Mkhwebane suggests it must be replaced with: "The primary object of the South African Reserve Bank is to promote balanced and sustainable economic growth in the Republic, while ensuring that the socioeconomic well-being of the citizens are protected."

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The problem is, after such a manoeuvre, South Africa would be left without a proper central bank and without an independent monetary policy, meaning that all commercial banks will be directly dependent on the government's policies alone. Typically among most advanced nations, monetary policies and fiscal policies are separated between the authority of the central bank and the government, but should the government alone be left to determine the course of economic policy in South Africa, the consequences are likely to be even worse.

Investor confidence in South Africa in currently at its all-time lowest, as President Zuma had proven to be more concerned about the electoral vote and political struggle than the nation's economic well-being, as evidenced by the series of Finance Minister replacements over the last two years.

"There is no other factor to explain the recession," Iraj Abedian of Johannesburg-based Pan-African Investments and Research Services said. "The only factor is the political shenanigans, policy uncertainty and the lack of leadership, which has hollowed out confidence both in the consumer and the investment community."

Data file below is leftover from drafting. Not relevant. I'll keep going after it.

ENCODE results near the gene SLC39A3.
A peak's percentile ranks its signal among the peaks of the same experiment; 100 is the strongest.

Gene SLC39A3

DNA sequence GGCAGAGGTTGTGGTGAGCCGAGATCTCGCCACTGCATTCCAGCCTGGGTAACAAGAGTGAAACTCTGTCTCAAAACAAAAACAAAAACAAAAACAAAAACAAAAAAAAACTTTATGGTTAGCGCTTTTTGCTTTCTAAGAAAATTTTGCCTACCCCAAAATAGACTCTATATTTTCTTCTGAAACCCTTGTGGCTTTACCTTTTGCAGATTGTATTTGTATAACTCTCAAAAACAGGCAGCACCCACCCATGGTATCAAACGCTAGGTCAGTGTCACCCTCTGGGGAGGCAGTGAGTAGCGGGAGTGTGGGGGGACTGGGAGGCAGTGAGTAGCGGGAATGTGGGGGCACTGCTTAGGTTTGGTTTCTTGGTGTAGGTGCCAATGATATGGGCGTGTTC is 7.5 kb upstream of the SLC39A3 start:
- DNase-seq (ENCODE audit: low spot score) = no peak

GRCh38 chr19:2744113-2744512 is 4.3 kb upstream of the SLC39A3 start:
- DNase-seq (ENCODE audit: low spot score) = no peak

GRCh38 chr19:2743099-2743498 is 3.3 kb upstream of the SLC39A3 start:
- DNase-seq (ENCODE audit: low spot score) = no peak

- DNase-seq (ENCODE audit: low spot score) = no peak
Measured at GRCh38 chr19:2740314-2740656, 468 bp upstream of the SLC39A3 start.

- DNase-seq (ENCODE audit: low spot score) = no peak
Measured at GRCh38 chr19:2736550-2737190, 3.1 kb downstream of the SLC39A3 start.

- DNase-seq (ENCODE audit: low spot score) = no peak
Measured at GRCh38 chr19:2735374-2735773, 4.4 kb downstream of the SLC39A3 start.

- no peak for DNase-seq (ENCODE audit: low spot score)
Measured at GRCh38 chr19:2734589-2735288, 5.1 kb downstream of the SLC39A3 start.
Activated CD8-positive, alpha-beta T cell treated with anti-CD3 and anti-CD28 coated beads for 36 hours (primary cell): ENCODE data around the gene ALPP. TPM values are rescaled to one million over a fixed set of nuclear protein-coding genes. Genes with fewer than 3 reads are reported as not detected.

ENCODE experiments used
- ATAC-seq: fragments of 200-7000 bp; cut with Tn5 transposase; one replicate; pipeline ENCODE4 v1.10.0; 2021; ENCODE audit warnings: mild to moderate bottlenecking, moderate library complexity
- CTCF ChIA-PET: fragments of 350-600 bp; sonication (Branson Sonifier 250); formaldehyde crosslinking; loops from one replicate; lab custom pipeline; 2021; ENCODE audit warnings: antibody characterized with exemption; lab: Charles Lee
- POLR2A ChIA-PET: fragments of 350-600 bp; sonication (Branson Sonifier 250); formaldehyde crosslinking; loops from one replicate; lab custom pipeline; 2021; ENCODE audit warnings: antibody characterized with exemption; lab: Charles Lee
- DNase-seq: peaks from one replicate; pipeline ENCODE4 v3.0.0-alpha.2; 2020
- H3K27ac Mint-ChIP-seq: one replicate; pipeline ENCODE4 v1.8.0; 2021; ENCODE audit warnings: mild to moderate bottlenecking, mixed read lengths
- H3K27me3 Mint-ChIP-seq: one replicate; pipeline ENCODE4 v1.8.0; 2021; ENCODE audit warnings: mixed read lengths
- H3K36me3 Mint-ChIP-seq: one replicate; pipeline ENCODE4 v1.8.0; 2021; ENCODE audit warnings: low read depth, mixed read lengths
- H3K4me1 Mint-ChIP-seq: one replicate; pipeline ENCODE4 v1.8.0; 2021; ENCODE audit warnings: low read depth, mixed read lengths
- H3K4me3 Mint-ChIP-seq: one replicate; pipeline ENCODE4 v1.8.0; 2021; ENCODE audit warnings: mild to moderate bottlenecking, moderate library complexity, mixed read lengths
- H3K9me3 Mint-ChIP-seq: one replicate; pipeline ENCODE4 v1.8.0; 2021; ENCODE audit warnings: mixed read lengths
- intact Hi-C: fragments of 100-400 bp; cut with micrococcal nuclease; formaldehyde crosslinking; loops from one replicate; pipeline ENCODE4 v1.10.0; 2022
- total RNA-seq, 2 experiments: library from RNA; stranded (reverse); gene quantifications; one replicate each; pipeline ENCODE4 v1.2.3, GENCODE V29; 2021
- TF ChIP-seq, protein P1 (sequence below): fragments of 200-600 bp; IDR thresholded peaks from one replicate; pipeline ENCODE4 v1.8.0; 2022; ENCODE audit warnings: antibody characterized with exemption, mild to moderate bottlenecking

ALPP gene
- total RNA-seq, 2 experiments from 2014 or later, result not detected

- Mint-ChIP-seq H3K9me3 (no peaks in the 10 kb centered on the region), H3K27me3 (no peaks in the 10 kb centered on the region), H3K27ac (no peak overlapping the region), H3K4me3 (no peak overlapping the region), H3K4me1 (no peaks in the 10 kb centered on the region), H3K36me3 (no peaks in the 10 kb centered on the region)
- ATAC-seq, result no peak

SARB responded that it is not within the Public Protector's authority to make recommendations on how the central bank should operate.

"The Reserve Bank has consulted its legal team and has been advised that the remedial action prescribed by the Public Protector falls outside her powers and is unlawful," SARB said in a statement.

Mkhwebane, however, is using the historical examples from the apartheid era when debating the current monetary policies. She said that the so-called "Bankorp/Absa lifeboat", or SARB's bailout of the nation's largest banks in 1986-1995, which cost a total of 1.2 bln rands, was fraudulent as this money should have been used to improve the quality of life in South Africa.